Posts tagged Movie Review
Posts tagged Movie Review
Seriously. Do not. Under any circumstances. At all. Read what follows if you haven’t fucking seen Into Darkness yet. Don’t do it to yourself. Go enjoy the film. You fucking idiot. Additionally, if you are avoiding spoilers or interested in attempting to avoid spoilers regarding the original Star Trek movies, or that shitty Adam Sandler remake of The Longest Yard, go read some shitty five-mile-high, useless review instead.
That being said, if you are someone who saw Into Darkness but did not see any of the original Star Trek movies, please contact me somehow, before reading this (assuming you are not avoiding spoilers) and before seeing any of the original Star Trek movies tell me about your experience of Into Darkness. Feel free to contact me also if you saw both and either shared or had insight into my massive, aneurysm-inducing confusion.
Also, titles are going to go from italics to quotes. Fucking deal with it.
THIS IS GOING TO BE FULL OF SPOILERS. IF YOU ARE ONE OF THE MANY PEOPLE WHINING LIKE A LITTLE BITCH ABOUT NOT SEEING SPOILERS, DON’T FUCKING READ THE REST OF THIS. I’M SUPER SERIOUS YOU GUYS.
Family Guy is notorious for it at this point: plug and play comedy. The plot of any given episode is essentially just a substratum upon which various jokes are pinned via transparent setup dialogue. It’s not really a problem, necessarily, but just a trait of the show that some creative comedians might see as “9-5” comedy writing. It’s easy. It’s lazy. That doesn’t make it less funny in some instances, and it doesn’t make it bad; but that doesn’t keep it from being lazy. It’s important to note also that this plug and play comedy relies on almost entirely referential and psuedo-satirical humor that essentially owes its relevance (in spite of its lack thereof) to another cultural entity.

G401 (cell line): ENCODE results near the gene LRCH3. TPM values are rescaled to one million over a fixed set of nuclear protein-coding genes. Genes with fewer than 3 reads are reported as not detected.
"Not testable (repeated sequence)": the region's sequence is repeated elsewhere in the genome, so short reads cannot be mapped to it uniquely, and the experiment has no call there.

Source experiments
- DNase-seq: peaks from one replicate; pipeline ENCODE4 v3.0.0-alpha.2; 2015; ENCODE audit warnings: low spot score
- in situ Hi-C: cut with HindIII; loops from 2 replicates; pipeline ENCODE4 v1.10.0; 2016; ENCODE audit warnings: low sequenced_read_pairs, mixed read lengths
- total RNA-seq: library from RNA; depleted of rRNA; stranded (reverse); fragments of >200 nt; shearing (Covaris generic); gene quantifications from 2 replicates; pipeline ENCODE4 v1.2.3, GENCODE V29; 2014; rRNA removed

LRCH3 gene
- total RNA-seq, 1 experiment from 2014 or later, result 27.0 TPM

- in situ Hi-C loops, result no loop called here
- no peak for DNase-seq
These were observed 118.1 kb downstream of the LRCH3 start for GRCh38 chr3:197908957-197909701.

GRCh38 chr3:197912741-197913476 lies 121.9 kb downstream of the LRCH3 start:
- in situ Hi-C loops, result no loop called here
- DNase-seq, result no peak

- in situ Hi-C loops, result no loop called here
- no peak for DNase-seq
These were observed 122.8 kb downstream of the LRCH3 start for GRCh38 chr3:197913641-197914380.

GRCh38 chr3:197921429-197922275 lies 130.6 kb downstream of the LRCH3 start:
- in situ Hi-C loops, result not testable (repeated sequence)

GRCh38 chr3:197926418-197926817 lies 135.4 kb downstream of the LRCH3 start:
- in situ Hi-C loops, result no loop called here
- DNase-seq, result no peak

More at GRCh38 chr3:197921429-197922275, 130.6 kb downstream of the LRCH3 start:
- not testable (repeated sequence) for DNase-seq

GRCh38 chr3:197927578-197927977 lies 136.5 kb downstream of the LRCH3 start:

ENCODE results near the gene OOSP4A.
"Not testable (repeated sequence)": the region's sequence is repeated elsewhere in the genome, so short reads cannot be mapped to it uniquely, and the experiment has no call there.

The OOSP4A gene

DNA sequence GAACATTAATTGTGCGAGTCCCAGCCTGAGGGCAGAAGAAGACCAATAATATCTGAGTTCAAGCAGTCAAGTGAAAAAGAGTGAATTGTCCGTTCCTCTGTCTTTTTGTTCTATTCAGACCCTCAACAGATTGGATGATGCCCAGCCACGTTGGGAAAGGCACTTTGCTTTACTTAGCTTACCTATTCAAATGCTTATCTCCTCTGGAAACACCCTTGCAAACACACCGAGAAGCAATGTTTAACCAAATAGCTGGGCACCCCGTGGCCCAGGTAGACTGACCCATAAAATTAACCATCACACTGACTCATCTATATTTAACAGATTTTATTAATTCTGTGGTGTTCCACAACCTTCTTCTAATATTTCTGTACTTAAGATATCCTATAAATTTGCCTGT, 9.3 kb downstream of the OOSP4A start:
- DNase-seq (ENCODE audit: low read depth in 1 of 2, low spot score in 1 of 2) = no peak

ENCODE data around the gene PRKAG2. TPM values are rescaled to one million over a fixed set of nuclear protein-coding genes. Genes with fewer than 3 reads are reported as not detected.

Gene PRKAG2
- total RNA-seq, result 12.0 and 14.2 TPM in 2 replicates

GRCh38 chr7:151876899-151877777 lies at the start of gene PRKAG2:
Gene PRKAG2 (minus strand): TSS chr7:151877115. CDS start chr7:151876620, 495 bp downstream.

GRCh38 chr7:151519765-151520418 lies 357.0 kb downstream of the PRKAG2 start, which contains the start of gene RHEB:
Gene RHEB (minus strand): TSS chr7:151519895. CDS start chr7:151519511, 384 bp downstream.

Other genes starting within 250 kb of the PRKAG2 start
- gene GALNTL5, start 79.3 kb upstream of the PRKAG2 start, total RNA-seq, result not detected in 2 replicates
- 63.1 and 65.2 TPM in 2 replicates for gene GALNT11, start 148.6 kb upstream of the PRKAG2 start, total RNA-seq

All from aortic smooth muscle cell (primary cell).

Enter Ted, Seth MacFarlane’s first major motion picture outing. Off the bat, I’ll state that it wasn’t a bad movie. It was just lazy.
Plug and play comedy? You got it, bitch. It can’t rely as much on cutaway humor that’s completely irrelevant to the plot, but Ted still tries its hardest to make the irrelevant relevant while it struggles to carry out a cookie-cutter romantic comedy formula.
So there are two problems here. First, it’s a fucking romantic comedy. To be honest, the romantic comedy is one of my favorite formats of film, because if it’s executed properly, you actually experience some range of emotion, even when you know what’s coming. Yes, even when you know that the budding relationship is going to experience a major pitfall, probably at least seeming to lead one of the lovers into someone else’s arms (or to the peace corps or some shit) even though they’re not actually interested and then they realize what they were missing and the main protagonist undergoes some serious catharsis and overcomes some character defect that’s been built up for the whole movie just in time to climax. Heh. Orgasm.